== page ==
Richard "RB" Botto
People often ask me how they can best use Stage 32. They ask why they should bother networking with people not in their area, whether there's anything to be gained by completing their profile, or whether it's worthwhile to post in the Stage 32 Lounge. They wonder what's in it for them.
I've been giving a lot of thought recently about writing a blog on the subject until I discovered one had already been written for me, and, I might add, more eloquently than I had envisioned.
Today's guest blog comes from screenwriter, screenwriting supervisor, producer, long time Stage 32'er and friend, Laurie Ashbourne. This blog actually started as a Stage 32 Lounge post, but I asked Laurie if we could post it here on the blog and she willingly agreed.
A little about Laurie...
After seeing Who Framed Roger Rabbit
in an old theater in Philly, Laurie knew that she had to be a part of that process. Within 6 months she was in Disney Feature Animation's new studio in Florida working on a Roger Rabbit
short and The Little Mermaid
and through the production of Lilo and Stitch
. Leaving that cocoon to both create and own her work, she quickly segued to live action and documentaries as a writer, producer and script supervisor. Currently Laurie is ghostwriting 2 features, producing 2 features in development (through connections made on Stage 32), and a documentary she served as producer on just won a special jury award the New Orleans Film Fest. As if that wasn't enough, Laurie has an illustrated middle grade novel in editing and has just outlined 2 new scripts, all while running her day-to-day story development and script coverage services.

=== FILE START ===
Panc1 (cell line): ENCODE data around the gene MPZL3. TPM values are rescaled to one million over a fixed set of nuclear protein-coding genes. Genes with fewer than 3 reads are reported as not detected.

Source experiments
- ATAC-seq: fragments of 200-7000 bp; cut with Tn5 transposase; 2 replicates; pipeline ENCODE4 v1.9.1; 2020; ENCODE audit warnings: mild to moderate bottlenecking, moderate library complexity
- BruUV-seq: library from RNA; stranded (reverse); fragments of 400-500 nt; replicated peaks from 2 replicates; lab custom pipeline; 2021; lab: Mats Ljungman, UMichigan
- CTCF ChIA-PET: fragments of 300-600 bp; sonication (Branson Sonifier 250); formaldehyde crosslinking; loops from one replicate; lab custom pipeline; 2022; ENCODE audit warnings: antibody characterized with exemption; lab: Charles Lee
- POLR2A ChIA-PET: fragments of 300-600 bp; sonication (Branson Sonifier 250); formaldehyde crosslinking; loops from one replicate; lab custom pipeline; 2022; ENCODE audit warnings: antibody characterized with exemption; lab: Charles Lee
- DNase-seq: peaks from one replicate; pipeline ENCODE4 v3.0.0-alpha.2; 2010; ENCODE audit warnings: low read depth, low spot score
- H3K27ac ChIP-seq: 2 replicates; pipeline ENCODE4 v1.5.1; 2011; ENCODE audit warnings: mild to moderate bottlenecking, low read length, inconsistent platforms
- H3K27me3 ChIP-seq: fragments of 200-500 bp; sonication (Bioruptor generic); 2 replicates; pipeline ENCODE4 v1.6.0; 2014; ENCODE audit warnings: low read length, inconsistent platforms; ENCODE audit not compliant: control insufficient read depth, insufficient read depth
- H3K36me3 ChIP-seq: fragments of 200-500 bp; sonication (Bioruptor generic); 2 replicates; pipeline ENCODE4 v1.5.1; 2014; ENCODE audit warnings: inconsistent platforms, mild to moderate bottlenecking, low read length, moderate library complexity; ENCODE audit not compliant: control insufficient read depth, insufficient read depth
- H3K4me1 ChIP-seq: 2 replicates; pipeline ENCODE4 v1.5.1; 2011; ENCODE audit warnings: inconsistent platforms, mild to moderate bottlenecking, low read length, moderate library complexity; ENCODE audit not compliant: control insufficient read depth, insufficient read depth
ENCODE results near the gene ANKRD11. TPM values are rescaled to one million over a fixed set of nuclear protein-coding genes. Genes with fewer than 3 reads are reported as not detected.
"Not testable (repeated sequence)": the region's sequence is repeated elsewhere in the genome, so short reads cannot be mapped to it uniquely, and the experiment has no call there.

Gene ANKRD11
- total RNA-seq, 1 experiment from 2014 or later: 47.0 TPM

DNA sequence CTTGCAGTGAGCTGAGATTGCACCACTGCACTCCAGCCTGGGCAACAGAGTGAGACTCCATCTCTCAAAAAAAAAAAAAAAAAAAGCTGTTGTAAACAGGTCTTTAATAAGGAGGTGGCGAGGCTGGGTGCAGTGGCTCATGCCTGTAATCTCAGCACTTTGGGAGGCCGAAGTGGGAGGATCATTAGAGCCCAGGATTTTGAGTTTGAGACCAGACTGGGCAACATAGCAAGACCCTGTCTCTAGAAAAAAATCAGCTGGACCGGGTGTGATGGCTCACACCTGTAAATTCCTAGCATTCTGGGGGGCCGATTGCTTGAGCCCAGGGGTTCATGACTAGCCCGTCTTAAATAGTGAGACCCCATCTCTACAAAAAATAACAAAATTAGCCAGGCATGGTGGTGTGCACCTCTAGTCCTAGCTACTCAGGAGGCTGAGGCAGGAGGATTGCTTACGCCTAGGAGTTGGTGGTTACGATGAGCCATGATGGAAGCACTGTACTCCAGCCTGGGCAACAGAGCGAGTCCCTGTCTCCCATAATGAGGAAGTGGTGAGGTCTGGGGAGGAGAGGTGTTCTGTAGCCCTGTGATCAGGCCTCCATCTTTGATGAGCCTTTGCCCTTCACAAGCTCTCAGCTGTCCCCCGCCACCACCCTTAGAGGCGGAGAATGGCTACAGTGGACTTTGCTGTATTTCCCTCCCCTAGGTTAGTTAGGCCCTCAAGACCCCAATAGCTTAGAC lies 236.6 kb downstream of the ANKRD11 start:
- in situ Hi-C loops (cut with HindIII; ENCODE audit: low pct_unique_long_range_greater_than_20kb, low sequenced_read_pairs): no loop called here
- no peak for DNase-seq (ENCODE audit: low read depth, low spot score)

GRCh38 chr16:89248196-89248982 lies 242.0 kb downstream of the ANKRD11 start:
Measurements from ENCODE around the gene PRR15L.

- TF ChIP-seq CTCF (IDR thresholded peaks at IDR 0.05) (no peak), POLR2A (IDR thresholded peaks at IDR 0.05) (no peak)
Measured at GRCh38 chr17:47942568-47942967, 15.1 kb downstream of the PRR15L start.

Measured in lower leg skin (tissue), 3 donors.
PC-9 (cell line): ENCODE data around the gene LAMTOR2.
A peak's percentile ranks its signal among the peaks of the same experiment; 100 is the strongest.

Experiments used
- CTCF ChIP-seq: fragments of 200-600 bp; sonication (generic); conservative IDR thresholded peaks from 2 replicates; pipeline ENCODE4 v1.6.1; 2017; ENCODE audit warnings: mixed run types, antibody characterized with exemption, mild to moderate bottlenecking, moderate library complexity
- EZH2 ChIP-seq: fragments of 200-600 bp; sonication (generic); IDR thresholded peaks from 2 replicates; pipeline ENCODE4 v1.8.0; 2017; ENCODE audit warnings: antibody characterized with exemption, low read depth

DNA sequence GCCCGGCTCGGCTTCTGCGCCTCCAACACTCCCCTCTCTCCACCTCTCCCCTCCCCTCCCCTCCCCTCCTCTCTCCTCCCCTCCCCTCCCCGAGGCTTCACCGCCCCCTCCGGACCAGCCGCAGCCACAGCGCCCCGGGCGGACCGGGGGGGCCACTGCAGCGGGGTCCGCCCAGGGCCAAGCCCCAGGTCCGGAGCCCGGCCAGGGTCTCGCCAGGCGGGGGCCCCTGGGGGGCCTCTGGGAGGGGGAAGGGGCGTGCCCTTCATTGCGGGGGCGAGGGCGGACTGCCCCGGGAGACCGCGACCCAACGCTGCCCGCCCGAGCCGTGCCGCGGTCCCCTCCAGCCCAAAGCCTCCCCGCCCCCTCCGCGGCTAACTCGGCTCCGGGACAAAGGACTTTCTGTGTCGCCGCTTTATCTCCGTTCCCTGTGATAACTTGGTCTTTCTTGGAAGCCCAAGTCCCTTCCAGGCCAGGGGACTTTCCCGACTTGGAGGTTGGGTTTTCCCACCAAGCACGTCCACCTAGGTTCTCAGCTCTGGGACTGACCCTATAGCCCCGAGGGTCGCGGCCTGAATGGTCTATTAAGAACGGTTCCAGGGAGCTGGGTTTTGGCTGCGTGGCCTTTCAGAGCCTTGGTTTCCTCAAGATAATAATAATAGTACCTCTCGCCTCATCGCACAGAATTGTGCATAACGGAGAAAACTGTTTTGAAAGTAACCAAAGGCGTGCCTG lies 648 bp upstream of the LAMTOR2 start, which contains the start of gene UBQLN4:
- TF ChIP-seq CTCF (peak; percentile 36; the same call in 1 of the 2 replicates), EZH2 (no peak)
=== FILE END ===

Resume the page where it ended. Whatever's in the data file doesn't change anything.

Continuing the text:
I can also add that Laurie is a master networker. She creates opportunities for herself by getting herself and her work out there both online and in the so-called real world. She knows of what she speaks. The evidence lies below.
I thank Laurie for her contribution not only to the Stage 32 Blog, but to the community at large.
Whether you're new to the site, a lurker, or a fairly active participant in the Stage 32 community, the question often arises as to how best to navigate the waters of all that is Stage 32. After coming off a mind blowing week at the Austin Film Festival, as I processed all (that I remember) happening – somewhere between laundry, writing, catching up on correspondence and making sure that the pop-up zombie's fog was coming out of his mouth and not his armpit – it occurred to me just how much this site - if worked to capacity - functions like a film festival/creative conference.
I’ll use the Austin Film Festival and Conference as reference, but really if you’ve ever been to, or wish you could afford the massive expense to go to, a film festival or other creative conference such as London SWF, Siggraph or SXSW the basis is the same.